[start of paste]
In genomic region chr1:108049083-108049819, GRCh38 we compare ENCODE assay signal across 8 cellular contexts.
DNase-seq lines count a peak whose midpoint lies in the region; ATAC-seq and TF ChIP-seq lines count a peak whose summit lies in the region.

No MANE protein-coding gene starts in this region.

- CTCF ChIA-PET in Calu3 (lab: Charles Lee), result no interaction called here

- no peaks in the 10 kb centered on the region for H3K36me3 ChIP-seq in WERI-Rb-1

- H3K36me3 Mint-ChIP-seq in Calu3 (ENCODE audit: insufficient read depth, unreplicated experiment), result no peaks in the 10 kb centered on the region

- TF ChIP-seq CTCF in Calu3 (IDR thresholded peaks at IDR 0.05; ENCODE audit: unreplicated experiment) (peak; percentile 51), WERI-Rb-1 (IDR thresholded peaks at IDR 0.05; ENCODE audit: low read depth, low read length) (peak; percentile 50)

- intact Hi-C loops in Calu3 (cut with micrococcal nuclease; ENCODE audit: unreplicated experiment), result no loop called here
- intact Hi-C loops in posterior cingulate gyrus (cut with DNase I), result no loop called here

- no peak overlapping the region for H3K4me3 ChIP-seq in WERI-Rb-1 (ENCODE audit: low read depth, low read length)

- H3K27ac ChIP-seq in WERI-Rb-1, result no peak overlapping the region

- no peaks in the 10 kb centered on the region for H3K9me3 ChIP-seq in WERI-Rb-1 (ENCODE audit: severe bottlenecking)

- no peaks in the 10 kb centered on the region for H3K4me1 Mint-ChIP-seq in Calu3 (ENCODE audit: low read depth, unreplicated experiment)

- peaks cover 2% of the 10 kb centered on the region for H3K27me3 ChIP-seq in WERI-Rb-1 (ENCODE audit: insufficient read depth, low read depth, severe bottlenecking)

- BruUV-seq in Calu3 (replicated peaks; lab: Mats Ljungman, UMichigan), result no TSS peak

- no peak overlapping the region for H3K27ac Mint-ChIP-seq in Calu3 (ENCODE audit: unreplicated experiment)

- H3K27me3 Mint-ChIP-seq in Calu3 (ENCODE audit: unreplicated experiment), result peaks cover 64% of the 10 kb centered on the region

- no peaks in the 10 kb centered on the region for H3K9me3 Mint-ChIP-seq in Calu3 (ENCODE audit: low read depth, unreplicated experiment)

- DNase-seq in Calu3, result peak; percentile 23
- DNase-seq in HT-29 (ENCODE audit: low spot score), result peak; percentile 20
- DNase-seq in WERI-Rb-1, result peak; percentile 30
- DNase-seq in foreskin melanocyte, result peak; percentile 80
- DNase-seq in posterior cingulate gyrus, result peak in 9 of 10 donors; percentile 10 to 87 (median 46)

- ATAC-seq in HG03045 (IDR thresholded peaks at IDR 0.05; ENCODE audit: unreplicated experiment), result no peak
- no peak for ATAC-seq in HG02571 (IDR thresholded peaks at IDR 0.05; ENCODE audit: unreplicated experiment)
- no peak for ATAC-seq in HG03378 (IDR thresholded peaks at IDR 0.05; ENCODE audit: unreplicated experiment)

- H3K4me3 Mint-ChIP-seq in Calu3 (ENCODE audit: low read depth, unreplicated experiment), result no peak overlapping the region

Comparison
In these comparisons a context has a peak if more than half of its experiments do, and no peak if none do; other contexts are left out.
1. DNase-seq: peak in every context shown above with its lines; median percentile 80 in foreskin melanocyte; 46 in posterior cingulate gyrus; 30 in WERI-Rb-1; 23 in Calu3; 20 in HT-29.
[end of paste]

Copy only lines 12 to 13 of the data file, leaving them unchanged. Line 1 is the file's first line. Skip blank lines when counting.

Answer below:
- no peaks in the 10 kb centered on the region for H3K9me3 ChIP-seq in WERI-Rb-1 (ENCODE audit: severe bottlenecking)

- no peaks in the 10 kb centered on the region for H3K4me1 Mint-ChIP-seq in Calu3 (ENCODE audit: low read depth, unreplicated experiment)